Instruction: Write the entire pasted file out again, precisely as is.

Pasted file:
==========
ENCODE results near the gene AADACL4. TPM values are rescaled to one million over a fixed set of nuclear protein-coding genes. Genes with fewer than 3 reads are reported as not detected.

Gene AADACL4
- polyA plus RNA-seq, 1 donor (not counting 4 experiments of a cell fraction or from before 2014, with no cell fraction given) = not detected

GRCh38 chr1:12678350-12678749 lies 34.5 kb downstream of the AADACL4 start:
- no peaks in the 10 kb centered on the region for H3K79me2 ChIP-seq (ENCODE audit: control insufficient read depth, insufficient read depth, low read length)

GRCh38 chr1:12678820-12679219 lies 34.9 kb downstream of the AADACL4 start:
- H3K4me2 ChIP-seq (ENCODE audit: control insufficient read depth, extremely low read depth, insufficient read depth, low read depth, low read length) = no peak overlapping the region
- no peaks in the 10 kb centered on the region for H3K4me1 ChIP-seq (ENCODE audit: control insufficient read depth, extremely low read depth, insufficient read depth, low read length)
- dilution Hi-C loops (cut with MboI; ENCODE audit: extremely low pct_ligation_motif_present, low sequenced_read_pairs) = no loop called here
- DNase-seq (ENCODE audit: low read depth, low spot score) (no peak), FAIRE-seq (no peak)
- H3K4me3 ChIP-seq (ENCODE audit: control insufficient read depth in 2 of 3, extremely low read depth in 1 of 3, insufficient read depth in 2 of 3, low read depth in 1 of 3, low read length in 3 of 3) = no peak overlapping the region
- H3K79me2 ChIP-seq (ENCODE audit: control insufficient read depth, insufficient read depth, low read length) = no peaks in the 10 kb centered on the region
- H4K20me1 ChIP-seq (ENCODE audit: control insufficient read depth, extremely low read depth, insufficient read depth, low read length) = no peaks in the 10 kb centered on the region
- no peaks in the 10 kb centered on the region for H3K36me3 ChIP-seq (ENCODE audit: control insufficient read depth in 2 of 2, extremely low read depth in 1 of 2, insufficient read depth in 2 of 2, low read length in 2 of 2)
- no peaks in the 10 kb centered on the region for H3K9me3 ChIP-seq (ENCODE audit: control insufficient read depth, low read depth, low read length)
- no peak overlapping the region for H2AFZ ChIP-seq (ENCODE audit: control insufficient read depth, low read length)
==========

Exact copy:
ENCODE results near the gene AADACL4. TPM values are rescaled to one million over a fixed set of nuclear protein-coding genes. Genes with fewer than 3 reads are reported as not detected.

Gene AADACL4
- polyA plus RNA-seq, 1 donor (not counting 4 experiments of a cell fraction or from before 2014, with no cell fraction given) = not detected

GRCh38 chr1:12678350-12678749 lies 34.5 kb downstream of the AADACL4 start:
- no peaks in the 10 kb centered on the region for H3K79me2 ChIP-seq (ENCODE audit: control insufficient read depth, insufficient read depth, low read length)

GRCh38 chr1:12678820-12679219 lies 34.9 kb downstream of the AADACL4 start:
- H3K4me2 ChIP-seq (ENCODE audit: control insufficient read depth, extremely low read depth, insufficient read depth, low read depth, low read length) = no peak overlapping the region
- no peaks in the 10 kb centered on the region for H3K4me1 ChIP-seq (ENCODE audit: control insufficient read depth, extremely low read depth, insufficient read depth, low read length)
- dilution Hi-C loops (cut with MboI; ENCODE audit: extremely low pct_ligation_motif_present, low sequenced_read_pairs) = no loop called here
- DNase-seq (ENCODE audit: low read depth, low spot score) (no peak), FAIRE-seq (no peak)
- H3K4me3 ChIP-seq (ENCODE audit: control insufficient read depth in 2 of 3, extremely low read depth in 1 of 3, insufficient read depth in 2 of 3, low read depth in 1 of 3, low read length in 3 of 3) = no peak overlapping the region
- H3K79me2 ChIP-seq (ENCODE audit: control insufficient read depth, insufficient read depth, low read length) = no peaks in the 10 kb centered on the region
- H4K20me1 ChIP-seq (ENCODE audit: control insufficient read depth, extremely low read depth, insufficient read depth, low read length) = no peaks in the 10 kb centered on the region
- no peaks in the 10 kb centered on the region for H3K36me3 ChIP-seq (ENCODE audit: control insufficient read depth in 2 of 2, extremely low read depth in 1 of 2, insufficient read depth in 2 of 2, low read length in 2 of 2)
- no peaks in the 10 kb centered on the region for H3K9me3 ChIP-seq (ENCODE audit: control insufficient read depth, low read depth, low read length)
- no peak overlapping the region for H2AFZ ChIP-seq (ENCODE audit: control insufficient read depth, low read length)